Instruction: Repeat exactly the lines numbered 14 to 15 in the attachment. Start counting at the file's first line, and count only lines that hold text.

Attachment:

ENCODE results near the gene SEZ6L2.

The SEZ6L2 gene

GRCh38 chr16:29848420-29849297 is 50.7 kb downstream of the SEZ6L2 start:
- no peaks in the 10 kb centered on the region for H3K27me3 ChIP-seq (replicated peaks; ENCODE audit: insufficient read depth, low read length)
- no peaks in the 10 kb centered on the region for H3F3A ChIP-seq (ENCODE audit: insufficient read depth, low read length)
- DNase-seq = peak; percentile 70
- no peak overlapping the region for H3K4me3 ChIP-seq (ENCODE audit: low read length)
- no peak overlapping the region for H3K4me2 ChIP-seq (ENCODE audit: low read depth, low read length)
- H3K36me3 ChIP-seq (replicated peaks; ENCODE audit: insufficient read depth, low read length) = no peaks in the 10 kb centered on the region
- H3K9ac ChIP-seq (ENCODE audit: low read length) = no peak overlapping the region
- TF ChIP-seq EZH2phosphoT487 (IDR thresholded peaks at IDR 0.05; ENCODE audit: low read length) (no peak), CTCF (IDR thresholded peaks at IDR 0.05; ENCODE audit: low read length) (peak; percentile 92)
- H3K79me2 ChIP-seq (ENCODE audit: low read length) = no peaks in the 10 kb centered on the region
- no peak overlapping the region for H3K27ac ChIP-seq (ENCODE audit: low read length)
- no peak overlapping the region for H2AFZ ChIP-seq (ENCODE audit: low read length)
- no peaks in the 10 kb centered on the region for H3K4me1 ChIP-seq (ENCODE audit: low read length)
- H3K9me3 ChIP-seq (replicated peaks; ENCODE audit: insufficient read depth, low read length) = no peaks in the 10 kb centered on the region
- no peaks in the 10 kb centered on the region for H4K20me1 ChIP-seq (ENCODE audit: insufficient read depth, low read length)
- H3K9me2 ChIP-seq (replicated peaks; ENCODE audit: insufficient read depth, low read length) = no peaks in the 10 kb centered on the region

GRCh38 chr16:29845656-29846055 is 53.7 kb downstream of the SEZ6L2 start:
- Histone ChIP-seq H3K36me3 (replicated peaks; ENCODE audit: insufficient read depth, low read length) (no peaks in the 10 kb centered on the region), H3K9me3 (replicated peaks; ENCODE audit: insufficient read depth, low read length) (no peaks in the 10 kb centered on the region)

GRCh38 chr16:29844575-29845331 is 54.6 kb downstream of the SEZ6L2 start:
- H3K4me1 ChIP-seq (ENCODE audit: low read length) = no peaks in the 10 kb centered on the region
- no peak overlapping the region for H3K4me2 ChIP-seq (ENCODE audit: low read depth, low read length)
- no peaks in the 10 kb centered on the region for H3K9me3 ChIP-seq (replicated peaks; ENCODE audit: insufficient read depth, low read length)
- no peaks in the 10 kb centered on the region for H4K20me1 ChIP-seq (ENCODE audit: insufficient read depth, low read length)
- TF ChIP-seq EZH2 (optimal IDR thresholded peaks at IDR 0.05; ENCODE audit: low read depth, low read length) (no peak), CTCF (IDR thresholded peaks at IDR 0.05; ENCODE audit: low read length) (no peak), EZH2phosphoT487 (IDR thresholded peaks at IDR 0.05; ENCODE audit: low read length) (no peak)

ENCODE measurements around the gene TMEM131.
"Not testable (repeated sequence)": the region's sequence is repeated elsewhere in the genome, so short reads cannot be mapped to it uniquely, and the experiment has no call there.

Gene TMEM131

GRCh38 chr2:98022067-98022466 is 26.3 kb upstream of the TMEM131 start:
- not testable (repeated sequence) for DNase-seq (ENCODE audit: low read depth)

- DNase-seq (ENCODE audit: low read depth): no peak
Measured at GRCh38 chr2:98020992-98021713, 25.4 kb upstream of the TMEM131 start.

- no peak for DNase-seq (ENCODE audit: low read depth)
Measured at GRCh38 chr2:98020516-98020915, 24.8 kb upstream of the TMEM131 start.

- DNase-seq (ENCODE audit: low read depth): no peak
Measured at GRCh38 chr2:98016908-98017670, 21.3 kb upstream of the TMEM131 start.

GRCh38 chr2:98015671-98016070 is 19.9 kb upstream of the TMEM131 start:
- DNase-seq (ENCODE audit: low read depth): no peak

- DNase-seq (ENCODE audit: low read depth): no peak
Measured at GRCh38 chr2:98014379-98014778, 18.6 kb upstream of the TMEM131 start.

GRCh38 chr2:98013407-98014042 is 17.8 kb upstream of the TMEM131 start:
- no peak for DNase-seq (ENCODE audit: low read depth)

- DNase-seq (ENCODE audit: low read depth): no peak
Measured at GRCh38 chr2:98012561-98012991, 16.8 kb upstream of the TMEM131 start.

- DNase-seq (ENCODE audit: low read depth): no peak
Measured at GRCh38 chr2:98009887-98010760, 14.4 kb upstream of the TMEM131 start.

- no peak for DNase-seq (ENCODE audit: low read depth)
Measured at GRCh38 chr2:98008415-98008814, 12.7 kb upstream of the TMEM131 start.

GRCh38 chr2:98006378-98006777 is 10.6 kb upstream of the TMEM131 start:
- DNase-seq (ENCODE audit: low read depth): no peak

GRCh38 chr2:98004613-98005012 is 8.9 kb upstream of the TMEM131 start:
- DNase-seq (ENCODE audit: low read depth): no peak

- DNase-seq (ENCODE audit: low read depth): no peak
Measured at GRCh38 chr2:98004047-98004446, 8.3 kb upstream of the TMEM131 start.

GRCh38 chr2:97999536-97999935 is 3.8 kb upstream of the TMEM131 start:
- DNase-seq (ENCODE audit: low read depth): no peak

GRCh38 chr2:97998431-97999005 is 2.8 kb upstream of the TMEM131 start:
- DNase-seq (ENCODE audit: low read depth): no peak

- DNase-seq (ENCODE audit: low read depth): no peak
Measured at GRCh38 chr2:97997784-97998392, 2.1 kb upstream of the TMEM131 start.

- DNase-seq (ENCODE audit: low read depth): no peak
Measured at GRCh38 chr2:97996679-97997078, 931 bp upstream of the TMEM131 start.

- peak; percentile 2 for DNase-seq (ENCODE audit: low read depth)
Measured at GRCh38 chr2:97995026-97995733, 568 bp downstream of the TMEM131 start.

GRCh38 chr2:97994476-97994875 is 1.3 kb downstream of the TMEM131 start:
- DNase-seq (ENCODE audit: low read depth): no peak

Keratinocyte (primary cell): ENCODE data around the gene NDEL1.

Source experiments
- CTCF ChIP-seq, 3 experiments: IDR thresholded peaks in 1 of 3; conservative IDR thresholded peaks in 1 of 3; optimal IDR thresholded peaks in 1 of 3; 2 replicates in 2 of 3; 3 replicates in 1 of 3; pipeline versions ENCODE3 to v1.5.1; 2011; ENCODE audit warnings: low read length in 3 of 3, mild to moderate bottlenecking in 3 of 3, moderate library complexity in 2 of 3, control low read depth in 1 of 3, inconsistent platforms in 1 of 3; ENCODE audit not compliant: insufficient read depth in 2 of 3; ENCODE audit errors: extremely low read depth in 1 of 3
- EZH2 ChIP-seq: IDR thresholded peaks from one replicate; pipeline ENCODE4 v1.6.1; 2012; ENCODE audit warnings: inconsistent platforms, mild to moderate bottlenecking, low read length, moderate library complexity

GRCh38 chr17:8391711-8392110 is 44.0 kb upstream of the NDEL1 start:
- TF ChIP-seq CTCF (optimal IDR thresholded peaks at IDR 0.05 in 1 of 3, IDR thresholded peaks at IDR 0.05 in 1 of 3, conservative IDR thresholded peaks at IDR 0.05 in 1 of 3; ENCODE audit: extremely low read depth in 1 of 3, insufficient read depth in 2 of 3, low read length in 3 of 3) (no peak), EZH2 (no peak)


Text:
- no peak overlapping the region for H2AFZ ChIP-seq (ENCODE audit: low read length)
- no peaks in the 10 kb centered on the region for H3K4me1 ChIP-seq (ENCODE audit: low read length)